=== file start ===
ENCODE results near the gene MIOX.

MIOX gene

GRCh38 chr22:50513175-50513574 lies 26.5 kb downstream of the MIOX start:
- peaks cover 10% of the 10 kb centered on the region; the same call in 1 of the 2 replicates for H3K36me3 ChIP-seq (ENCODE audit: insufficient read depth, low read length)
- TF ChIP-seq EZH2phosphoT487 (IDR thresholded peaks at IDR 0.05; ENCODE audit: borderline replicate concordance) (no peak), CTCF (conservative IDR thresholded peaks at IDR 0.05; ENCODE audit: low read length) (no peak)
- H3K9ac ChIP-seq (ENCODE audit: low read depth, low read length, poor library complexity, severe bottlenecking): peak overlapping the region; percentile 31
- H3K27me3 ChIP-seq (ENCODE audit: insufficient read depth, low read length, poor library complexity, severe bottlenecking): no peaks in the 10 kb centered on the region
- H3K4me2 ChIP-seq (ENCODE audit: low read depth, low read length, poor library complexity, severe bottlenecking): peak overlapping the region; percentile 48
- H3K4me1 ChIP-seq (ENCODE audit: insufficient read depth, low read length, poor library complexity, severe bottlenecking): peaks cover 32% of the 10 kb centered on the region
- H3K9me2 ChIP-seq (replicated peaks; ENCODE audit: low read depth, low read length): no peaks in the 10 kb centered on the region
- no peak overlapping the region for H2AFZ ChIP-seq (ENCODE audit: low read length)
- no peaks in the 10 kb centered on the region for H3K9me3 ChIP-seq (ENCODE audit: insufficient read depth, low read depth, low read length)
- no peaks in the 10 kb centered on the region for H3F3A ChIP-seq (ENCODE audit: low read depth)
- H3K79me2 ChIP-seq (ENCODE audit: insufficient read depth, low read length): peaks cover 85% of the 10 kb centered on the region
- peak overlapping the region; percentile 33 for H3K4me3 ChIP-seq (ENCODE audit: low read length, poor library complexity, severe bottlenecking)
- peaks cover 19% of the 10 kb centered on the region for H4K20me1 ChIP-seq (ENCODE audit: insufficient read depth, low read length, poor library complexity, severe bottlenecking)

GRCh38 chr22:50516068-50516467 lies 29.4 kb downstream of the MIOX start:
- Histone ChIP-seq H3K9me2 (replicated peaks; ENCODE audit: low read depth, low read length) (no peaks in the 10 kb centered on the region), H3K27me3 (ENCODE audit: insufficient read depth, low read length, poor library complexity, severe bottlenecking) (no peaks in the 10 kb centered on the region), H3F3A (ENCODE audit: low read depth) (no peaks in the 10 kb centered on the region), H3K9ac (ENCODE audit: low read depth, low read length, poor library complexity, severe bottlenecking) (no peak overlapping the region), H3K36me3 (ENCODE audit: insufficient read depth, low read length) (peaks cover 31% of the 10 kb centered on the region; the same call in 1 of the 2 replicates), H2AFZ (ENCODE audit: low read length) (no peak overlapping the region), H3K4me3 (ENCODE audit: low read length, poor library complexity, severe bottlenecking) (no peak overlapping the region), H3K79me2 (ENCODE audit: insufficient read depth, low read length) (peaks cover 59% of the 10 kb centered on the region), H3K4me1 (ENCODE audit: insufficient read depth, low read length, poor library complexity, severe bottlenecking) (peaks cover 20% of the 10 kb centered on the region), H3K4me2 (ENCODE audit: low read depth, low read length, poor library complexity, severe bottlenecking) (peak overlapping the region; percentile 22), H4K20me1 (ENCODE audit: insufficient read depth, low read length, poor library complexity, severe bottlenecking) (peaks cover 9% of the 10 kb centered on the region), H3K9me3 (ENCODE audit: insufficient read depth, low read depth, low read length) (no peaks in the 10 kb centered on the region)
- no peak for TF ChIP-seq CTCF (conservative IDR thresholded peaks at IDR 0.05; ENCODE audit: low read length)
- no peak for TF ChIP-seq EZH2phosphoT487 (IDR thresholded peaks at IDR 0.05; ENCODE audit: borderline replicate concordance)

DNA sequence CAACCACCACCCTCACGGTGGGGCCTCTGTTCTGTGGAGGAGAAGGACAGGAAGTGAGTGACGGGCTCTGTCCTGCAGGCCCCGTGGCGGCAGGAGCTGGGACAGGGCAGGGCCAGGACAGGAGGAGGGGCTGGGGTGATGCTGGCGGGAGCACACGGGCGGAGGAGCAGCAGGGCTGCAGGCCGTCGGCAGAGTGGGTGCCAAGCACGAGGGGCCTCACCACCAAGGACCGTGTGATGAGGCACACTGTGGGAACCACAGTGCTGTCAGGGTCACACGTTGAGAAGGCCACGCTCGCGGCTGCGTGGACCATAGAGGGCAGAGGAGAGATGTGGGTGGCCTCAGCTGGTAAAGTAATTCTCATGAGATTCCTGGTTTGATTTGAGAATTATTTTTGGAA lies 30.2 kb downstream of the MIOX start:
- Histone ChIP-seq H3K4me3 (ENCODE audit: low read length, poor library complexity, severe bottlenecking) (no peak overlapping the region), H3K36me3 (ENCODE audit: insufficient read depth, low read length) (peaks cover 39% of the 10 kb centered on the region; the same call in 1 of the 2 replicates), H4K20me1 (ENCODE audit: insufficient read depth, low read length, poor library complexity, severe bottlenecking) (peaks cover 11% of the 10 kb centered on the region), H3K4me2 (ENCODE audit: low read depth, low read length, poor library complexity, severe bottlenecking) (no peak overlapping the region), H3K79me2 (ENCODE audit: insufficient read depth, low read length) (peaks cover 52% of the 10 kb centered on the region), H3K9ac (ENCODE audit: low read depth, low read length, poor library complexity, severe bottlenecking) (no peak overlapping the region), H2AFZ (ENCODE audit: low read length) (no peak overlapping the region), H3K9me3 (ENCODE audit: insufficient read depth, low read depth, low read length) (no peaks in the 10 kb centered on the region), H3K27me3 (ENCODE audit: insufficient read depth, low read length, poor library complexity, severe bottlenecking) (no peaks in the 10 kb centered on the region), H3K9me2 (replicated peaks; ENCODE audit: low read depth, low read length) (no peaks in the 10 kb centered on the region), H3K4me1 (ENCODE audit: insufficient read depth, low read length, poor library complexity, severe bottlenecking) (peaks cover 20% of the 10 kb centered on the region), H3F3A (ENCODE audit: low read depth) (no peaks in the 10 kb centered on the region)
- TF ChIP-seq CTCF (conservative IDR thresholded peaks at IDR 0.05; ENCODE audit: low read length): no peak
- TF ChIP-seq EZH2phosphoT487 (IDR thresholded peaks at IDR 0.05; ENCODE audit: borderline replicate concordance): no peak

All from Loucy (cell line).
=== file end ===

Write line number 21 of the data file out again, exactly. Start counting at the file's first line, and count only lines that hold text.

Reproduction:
DNA sequence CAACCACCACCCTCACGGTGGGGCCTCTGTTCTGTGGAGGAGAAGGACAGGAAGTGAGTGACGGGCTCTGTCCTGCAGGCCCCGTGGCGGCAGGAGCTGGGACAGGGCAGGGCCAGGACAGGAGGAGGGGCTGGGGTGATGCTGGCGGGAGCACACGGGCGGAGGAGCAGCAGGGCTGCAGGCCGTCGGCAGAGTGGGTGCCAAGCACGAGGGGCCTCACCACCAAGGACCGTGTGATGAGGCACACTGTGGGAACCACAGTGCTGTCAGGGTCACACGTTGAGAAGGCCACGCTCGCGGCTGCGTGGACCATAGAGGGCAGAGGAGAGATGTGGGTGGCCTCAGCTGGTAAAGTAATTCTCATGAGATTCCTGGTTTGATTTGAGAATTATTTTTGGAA lies 30.2 kb downstream of the MIOX start: